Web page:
“You’re not going to broken forever”
That’s what I have told myself for years. Every bit of progress made, pushed back by yet another speed bump.
It is tricky, an art, to balance the crazy with the normal. A dance between somber and elated. It is a roller coaster of emotion sometimes all felt in the same day, the same hour, even the same minute. I can fly off the handle with anger, be annoyed at a smile and cry with laughter.
I think that is how it is for a lot of people that suffer from depression or anxiety. You never know how you are going to feel moment to moment, day to day. It sometimes feels like you will never have a normal healthy emotional day. You struggle based on what you’ve been told is deemed normal behavior and crave that ideal. Here is what you’re not told. Mental illness does not look the same on everyone. Every case every diagnosis is unique. You are being lumped into a textbook definition and a checklist meeting the requirements of what the medical definition of the disease looks like. As humans we do not all fit into the neat little boxes society has so nicely set out for us and if we are the ones that don’t fit we are made to think there is something wrong with not society.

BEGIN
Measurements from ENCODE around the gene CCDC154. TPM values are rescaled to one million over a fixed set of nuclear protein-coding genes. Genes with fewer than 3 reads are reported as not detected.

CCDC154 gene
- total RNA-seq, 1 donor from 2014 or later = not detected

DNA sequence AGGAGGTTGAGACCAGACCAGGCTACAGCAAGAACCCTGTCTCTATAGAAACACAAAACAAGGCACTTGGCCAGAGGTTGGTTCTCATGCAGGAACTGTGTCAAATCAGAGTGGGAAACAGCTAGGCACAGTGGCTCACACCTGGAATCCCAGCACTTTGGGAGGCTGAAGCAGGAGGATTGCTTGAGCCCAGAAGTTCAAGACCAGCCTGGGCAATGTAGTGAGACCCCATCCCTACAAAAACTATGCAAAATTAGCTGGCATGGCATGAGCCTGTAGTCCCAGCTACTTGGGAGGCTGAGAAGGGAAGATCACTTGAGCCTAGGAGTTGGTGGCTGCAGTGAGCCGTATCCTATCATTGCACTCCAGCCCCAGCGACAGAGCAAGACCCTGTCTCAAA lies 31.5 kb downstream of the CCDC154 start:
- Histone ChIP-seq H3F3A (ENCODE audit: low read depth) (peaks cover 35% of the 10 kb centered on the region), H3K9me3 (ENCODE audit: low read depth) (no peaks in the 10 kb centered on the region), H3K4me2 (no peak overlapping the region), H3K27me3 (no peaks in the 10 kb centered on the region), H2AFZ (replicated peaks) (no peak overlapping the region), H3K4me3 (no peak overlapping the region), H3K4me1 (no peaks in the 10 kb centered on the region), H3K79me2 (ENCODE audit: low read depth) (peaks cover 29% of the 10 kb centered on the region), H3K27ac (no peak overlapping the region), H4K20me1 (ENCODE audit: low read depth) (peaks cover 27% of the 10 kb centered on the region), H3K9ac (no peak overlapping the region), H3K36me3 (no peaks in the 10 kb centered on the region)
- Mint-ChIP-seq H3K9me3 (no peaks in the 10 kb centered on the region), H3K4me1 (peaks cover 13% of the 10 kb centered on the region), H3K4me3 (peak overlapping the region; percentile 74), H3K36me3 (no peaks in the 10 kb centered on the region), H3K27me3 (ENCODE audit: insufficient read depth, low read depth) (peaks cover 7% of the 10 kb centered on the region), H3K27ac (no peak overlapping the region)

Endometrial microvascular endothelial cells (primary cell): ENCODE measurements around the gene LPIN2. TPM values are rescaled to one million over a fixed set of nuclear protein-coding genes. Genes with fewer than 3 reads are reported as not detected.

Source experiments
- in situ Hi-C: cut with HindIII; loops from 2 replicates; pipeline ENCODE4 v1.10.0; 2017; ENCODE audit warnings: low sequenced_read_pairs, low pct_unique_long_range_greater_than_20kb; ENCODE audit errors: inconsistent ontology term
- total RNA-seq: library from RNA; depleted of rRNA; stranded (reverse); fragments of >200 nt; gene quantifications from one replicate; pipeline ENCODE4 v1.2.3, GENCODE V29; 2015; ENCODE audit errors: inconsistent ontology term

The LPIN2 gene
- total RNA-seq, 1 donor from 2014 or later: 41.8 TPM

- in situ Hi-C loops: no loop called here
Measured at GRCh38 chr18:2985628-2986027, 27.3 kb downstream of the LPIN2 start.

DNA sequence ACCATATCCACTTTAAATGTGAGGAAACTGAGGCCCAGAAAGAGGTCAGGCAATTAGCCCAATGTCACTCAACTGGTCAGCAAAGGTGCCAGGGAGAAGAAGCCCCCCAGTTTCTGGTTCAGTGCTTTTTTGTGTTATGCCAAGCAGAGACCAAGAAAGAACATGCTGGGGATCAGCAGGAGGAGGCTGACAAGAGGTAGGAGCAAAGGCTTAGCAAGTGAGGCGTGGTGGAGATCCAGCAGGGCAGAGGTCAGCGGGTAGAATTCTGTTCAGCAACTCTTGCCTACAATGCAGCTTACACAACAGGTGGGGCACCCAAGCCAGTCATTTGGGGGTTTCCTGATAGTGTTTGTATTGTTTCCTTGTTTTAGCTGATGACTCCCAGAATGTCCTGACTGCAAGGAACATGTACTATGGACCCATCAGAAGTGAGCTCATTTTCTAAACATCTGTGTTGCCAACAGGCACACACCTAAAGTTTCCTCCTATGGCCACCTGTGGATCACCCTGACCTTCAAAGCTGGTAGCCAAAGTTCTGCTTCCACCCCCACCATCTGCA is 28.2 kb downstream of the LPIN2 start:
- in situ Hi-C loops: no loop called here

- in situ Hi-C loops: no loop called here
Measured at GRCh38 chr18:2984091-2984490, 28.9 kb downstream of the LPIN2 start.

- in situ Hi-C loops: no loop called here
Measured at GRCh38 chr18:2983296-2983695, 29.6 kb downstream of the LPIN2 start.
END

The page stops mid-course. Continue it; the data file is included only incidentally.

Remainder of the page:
I don’t know about any of you but I find it extremely exhausting to continously try to measure up to a standard predetermined for me. A standard I don’t even want to be apart of. I think it is liberating to be different, unique. One of a kind isn’t really one of a kind when we try so hard to be the same. It is like that for me, I want to stand out yet blend in. See even as I type this I am telling a tale of 2 selves. Feeling mixed emotions, fighting internally seeing which side will win this battle in the ever raging war. Be different, unique, stand out, don’t cause trouble, status quo, act normal, be quiet. Complex… Simply being who I am exhausting.
Remember that balancing act I was referring to earlier. As you grow you become better at it. You recognize triggers or motivators. You adapt to the way your brain is wired and you learn to live with these imbalances, these imperfections. Eventually if you’re lucky it doesn’t feel like work anymore; if you aren’t one of the lucky ones you suffer, you surcome, you loose.
I have been lucky. All things considered I have managed quite well over the years. I continue to put in the work, everyday. For me I do not let my depression or anxiety define me. I am so much more then a series of check marks on a list to diagnosis.
We all are. I hope one day we all know it.